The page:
Steve Masiello came to defense of his program and players after Manhattan defeated St. Francis, taking time to explain his philosophy in wake of those who may be counting Jaspers out. (Photo courtesy of Big Apple Buckets)
Mention Steve Masiello to people familiar with college basketball, and you will undoubtedly receive a wide spectrum of feelings toward the fifth-year Manhattan head coach.
One thing is certain, though: Whether you love him, hate him, or are just largely ambivalent to his existence, everyone will agree that he is a man who will fight for whatever he believes in, and will do so to the death.
Such was the case on Monday evening, when Manhattan picked up a wire-to-wire victory over St. Francis Brooklyn. Although the victory was a welcome change of pace from the close and agonizing defeats the Jaspers have suffered in recent weeks, an impassioned Masiello spoke from the heart when addressing his process of trading early results for his team playing their best basketball in February and March, doing so in the wake of those who had written the Jaspers off in their quest to win a third straight Metro Atlantic Athletic Conference championship.
"We love the process," he began. "We are infatuated with it. The harder it is, the better. And all the naysayers that I hear, I feel like I'm in the BCS (football) here. You have one loss, and you might as well just end the season."
"It's an indictment on character," he elaborated, driving home his point, "to think that kids are just going to fold in this generation because of a couple of losses. What's life about, then, when you get laid off or you go through a divorce, or there's an issue in your family? If you can't handle adversity, then what's life all about?"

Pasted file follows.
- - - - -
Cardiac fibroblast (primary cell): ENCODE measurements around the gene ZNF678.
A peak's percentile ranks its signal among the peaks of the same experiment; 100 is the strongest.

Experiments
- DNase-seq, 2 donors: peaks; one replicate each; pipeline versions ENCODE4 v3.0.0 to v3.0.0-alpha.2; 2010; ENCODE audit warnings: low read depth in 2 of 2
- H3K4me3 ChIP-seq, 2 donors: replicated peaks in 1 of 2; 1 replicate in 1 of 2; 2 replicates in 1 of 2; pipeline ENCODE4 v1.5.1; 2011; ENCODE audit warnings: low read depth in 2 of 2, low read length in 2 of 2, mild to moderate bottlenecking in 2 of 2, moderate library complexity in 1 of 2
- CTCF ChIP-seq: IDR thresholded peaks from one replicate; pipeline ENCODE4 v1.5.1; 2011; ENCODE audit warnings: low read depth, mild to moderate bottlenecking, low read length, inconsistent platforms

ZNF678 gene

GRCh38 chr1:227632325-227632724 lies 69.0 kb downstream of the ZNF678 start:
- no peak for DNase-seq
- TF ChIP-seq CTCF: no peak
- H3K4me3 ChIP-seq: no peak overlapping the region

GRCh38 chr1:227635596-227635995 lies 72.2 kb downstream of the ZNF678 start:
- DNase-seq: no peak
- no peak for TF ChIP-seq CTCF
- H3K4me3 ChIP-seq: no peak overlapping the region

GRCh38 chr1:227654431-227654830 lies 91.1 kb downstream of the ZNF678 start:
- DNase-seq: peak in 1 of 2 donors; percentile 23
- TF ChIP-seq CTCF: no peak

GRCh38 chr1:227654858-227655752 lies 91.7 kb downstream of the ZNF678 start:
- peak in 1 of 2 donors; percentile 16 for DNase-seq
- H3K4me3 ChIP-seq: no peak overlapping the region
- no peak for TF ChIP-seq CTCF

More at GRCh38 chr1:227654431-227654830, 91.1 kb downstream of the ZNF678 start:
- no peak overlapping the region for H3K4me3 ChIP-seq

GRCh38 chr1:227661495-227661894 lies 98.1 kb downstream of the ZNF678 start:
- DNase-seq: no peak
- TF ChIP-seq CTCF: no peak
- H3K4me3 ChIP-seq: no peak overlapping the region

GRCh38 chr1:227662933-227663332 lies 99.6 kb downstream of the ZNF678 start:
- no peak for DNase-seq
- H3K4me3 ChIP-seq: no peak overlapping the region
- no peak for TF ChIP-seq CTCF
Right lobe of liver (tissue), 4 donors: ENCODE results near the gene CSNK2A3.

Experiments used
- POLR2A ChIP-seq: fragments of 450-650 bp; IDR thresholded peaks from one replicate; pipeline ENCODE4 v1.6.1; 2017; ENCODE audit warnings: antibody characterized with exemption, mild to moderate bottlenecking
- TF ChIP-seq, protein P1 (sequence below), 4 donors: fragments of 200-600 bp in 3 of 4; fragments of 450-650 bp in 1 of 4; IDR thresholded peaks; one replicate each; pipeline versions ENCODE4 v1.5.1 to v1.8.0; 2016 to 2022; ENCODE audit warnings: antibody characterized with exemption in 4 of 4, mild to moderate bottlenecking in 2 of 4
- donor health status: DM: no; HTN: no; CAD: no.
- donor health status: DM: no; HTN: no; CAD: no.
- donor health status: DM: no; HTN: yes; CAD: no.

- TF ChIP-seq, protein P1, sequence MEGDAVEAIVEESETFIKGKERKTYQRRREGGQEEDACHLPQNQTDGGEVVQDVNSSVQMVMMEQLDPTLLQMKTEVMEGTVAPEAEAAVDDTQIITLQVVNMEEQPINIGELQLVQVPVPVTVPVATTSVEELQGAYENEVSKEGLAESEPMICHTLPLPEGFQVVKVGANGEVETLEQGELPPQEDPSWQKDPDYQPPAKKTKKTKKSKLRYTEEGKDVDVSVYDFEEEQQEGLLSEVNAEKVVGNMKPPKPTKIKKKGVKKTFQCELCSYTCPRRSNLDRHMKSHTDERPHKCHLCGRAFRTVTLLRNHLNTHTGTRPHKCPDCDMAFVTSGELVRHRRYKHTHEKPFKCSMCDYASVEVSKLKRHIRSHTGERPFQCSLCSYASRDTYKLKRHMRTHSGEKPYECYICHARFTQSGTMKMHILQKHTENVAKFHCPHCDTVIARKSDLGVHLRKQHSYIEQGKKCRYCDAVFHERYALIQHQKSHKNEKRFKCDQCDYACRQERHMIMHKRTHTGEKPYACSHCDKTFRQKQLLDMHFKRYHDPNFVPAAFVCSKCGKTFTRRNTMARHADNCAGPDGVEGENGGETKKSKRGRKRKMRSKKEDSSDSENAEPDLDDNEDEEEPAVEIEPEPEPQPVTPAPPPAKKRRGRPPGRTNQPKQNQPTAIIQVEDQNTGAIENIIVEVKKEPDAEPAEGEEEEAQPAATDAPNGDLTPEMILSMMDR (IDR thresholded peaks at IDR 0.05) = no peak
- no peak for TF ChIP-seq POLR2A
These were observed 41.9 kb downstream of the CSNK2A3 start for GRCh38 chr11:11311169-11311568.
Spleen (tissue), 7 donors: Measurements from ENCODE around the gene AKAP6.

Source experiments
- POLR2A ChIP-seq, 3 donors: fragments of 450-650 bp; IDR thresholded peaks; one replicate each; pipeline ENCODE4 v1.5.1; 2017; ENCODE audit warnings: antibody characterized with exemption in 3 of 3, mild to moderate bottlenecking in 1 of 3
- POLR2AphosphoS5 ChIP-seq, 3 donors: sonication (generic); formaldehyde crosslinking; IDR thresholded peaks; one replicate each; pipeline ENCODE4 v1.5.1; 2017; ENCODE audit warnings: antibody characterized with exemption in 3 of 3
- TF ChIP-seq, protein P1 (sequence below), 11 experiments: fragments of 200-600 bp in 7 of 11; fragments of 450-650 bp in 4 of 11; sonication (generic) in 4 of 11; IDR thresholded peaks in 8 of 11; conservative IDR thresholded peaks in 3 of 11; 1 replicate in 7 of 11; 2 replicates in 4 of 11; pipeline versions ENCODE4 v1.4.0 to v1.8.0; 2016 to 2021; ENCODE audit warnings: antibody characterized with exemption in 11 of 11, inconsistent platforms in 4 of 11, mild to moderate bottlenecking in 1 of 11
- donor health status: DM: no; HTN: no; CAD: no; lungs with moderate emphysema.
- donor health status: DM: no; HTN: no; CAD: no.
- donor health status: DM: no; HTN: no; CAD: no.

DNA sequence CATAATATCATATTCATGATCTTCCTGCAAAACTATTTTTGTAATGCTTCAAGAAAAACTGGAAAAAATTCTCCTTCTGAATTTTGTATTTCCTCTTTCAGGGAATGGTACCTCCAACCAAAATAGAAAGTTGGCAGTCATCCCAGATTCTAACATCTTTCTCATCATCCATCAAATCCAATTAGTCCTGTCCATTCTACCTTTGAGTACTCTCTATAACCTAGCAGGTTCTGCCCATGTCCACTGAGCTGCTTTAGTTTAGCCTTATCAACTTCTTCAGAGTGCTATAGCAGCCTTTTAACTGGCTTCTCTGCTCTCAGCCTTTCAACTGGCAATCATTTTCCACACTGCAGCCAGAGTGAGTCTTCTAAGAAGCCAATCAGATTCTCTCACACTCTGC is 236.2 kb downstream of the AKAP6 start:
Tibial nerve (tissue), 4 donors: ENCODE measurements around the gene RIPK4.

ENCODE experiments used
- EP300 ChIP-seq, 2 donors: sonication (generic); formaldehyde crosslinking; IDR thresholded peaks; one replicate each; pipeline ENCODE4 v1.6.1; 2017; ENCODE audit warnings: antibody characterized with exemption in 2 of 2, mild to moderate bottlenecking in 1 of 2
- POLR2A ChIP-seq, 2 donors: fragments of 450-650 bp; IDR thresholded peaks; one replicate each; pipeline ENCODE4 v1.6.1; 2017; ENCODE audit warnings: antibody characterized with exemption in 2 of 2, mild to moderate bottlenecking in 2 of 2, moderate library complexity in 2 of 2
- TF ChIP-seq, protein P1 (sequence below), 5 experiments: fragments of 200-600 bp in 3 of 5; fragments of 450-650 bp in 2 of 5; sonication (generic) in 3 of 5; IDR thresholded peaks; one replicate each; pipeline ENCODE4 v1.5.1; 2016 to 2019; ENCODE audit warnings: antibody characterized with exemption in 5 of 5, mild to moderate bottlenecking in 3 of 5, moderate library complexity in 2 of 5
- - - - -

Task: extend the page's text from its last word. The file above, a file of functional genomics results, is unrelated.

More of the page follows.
Masiello and his players are no strangers to adversity, having experienced it in differing circumstances in each of the coach's past three seasons at the helm. In 2012-13, Manhattan played the majority of the year without shooting guard and leading scorer George Beamon, yet still came within three points of a MAAC championship. The following year, both Beamon and Michael Alvarado were injured at separate stages down the stretch, albeit not seriously. The Jaspers, once again, persevered. Then there is last year's well-documented chronicle, the 2-7 start, the questions of how Masiello would replace Beamon, Alvarado, and Rhamel Brown, to the doubt of whether or not the Jaspers had the heart to repeat before marching through Albany and methodically making short work of Marist, Saint Peter's, and Iona over three nights to earn a return trip to the NCAA Tournament.
"For me, that's what it's about," Masiello emphatically reminded those gathered for his postgame press conference. "That's all I care about. How can my kids handle the adversity? How do they approach it?"
Ask anyone in the Manhattan program, from Masiello himself down to the managers, and the demeanor is the same. Everyone is even-keeled, and has maintained their composure amid a record that scares most people away. Point guard RaShawn Stores, the floor general whose calm in the heat of battle has rubbed off on each of his teammates over the years, has repeatedly insisted the Jaspers will be alright. So too have his upperclassman running mates in Shane Richards, whose middle name may as well be adversity after his perennial fight to prove his critics wrong, and the eternal optimist Rich Williams, who ranks among the most improved players in the MAAC through the first month of this young campaign as he has demonstrated the will to do whatever is required to get this team to where it has proven it belongs. Long story short, they believe in their coach's vision, and their coach believes in them just as strongly. And if that creed in one another needs to be rehashed after every game, then so be it.
"I'm happy with the win," Masiello reiterated. "I've always said that. But it's about the process."